Worldwide incidences of neonatal early- and late-onset invasive group B streptococcal disease (iGBS), estimated at 0.4 and 0.3 cases per 1000 live births, mask considerable heterogeneity even between countries with similar resources.1  Within-country differences in infant iGBS related to ethnicity are also evident. In the United States, the national picture indicates up to twofold higher iGBS rates in Black compared with White infants against a backdrop of declining early-onset but not late-onset disease.2  Black women in the United States are more likely to be identified as colonized with Streptococcus agalactiae during pregnancy and to have iGBS infection.3  In England, maternal iGBS rates were similarly higher in non-White groups, with some evidence of higher GBS colonization rates in Black women from a study in London.4,5  Here we report rates of infant iGBS by ethnicity using national data for England over a 5-year period.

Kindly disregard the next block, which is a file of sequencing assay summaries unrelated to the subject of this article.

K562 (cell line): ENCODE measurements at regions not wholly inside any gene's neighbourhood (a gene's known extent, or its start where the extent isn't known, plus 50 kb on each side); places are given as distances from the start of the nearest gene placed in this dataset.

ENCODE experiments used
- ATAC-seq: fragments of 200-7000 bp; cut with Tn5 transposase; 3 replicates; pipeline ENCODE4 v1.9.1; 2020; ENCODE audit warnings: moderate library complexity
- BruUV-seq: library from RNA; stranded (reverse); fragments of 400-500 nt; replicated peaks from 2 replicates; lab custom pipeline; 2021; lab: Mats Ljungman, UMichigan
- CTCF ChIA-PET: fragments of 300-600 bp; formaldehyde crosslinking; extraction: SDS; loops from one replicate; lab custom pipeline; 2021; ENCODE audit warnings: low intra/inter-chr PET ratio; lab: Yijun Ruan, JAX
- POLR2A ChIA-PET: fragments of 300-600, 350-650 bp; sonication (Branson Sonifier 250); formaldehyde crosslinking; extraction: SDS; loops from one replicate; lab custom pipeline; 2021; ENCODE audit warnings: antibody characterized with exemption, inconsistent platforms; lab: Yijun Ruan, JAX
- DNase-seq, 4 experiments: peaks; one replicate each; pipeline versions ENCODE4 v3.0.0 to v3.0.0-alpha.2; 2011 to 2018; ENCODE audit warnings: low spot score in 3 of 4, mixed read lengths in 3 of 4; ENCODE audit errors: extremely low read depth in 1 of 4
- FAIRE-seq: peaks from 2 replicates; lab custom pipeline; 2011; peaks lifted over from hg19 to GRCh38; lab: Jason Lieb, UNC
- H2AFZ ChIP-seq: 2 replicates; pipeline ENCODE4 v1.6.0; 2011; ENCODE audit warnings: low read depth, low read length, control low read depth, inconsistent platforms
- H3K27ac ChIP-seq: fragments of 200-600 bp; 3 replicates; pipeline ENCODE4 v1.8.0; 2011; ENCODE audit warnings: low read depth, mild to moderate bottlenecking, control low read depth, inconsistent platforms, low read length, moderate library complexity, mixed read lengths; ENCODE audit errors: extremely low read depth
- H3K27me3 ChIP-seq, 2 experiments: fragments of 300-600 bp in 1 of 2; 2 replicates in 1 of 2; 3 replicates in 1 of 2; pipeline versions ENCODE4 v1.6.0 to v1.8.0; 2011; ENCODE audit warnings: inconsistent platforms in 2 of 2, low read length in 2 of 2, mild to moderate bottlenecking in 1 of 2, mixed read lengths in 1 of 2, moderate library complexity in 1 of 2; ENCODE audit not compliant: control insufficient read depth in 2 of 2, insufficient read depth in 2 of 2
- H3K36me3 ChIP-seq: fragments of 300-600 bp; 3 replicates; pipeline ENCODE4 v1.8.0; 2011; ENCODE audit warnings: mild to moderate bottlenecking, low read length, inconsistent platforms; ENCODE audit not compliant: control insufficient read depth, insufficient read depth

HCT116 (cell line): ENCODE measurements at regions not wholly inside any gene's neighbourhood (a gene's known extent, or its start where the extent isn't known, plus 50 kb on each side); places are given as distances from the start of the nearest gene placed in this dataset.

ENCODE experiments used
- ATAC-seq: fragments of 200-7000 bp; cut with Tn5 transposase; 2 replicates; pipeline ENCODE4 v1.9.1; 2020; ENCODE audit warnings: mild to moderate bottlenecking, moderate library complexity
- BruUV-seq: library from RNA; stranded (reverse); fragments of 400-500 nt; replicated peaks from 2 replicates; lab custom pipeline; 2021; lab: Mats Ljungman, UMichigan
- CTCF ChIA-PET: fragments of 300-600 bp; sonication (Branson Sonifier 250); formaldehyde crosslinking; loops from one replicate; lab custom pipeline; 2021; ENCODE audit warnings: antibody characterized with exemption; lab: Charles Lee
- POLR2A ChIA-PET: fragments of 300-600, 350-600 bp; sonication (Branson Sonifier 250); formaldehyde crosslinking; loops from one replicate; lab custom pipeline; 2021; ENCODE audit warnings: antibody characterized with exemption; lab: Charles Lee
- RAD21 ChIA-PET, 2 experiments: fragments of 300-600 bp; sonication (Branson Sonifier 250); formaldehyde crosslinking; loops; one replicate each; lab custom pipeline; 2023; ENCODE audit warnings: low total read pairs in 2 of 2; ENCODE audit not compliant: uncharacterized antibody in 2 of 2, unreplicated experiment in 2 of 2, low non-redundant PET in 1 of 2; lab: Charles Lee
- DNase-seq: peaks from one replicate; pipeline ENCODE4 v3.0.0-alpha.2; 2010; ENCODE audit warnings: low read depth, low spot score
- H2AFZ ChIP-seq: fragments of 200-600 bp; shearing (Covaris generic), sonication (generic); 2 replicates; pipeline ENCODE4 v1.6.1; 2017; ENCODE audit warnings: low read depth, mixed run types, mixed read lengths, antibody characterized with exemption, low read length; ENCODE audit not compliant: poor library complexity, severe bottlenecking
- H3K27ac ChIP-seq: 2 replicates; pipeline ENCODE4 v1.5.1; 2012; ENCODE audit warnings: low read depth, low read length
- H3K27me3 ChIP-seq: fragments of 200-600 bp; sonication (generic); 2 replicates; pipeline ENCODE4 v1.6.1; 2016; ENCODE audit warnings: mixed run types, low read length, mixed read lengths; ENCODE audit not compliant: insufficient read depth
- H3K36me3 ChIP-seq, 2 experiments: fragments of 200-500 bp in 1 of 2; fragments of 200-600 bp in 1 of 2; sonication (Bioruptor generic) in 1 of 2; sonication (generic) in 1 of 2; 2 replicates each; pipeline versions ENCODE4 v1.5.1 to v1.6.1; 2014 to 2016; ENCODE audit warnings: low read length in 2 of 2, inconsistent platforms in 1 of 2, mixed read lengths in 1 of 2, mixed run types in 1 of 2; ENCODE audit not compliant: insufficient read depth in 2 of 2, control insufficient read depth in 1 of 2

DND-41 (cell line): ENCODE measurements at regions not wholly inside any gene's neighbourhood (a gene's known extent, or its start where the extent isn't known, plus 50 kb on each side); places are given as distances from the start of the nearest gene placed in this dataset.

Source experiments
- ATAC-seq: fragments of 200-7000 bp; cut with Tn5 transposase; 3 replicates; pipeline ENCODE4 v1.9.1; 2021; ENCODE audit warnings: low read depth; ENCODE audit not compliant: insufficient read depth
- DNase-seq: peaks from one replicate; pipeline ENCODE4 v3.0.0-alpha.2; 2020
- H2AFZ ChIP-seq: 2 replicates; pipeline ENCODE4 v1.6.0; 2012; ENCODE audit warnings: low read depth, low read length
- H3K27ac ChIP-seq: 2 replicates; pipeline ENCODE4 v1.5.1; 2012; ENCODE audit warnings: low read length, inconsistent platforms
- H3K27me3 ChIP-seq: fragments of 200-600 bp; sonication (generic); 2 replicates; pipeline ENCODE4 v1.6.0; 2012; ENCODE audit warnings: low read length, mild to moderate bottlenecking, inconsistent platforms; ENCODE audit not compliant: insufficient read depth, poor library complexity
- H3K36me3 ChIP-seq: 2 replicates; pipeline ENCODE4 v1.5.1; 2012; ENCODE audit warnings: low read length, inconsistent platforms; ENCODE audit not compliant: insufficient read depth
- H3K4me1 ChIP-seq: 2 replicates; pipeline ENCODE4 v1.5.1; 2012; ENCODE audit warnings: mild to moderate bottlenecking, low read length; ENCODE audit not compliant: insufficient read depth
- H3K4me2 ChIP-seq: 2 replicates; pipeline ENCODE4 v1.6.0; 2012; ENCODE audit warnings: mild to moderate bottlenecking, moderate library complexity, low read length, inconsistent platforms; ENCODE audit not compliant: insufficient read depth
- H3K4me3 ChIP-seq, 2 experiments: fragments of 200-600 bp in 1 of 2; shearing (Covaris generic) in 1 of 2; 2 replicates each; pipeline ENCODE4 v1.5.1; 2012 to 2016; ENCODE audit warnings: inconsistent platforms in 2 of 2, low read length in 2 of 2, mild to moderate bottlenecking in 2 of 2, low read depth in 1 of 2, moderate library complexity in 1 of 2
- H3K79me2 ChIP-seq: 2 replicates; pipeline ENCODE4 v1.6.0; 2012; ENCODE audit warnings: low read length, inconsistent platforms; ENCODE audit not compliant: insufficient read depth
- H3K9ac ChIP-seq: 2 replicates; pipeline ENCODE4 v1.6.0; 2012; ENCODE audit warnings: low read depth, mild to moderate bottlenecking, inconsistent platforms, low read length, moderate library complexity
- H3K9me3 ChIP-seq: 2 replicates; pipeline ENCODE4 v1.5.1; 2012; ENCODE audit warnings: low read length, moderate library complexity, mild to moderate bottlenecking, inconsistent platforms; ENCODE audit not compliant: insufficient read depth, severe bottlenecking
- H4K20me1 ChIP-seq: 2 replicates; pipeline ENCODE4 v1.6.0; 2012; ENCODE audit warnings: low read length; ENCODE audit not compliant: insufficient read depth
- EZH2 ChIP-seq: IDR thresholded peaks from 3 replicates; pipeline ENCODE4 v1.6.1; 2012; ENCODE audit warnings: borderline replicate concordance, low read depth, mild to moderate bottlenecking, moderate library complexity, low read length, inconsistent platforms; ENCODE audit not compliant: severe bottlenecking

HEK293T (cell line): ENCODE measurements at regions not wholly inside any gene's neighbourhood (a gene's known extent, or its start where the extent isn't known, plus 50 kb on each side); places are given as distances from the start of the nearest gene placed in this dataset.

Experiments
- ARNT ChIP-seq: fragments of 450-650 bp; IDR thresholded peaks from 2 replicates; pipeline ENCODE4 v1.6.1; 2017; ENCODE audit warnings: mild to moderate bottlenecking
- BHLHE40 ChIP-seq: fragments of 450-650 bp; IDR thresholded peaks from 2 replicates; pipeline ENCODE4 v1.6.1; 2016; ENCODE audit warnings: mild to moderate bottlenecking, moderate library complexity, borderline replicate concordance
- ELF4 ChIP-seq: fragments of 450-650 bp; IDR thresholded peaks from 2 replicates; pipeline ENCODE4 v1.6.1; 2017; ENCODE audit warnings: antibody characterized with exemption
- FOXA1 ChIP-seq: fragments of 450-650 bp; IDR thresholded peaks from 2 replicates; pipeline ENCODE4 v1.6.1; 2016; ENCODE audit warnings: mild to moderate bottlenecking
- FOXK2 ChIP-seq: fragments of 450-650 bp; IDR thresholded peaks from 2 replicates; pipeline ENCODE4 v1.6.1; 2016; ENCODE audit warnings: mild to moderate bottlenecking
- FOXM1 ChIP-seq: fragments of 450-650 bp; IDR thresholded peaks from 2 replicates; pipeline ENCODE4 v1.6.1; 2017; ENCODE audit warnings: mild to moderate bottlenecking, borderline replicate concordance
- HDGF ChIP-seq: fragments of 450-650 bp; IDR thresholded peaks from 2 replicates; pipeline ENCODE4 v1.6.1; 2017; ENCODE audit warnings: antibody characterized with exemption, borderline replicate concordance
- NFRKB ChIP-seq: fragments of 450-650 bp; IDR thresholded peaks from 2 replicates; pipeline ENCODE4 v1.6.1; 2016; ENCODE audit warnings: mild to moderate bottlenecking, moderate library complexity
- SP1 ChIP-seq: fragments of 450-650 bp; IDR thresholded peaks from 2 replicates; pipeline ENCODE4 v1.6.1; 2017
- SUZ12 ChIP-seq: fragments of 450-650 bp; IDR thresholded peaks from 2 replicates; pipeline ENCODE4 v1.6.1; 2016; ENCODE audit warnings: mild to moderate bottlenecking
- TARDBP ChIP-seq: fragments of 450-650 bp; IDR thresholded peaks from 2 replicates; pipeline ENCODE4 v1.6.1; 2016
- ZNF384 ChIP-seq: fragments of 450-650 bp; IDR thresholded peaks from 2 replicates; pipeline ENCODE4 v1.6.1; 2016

Laboratory-confirmed iGBS cases with specimen dates between January 1, 2016, and December 31, 2020, were extracted from the United Kingdom Health Security Agency (UKHSA) national microbiology surveillance system.6  Infant iGBS was defined as isolation of Streptococcus agalactiae from a normally sterile site at 0 to 6 days of life for early-onset iGBS and 7 to 90 days for late-onset disease. Parent-reported infant ethnicity was obtained by linking iGBS cases to National Health Service [NHS] Digital Hospital Episode Statistics hospital admission records. Hospital records from the NHS in England use ethnic categories defined by the United Kingdom Office for National Statistics. Annual live births data from the Office for National Statistics by ethnic group were used to calculate iGBS rates and rate ratios. All data were collected within statutory approvals granted to UKHSA for infectious disease surveillance and control.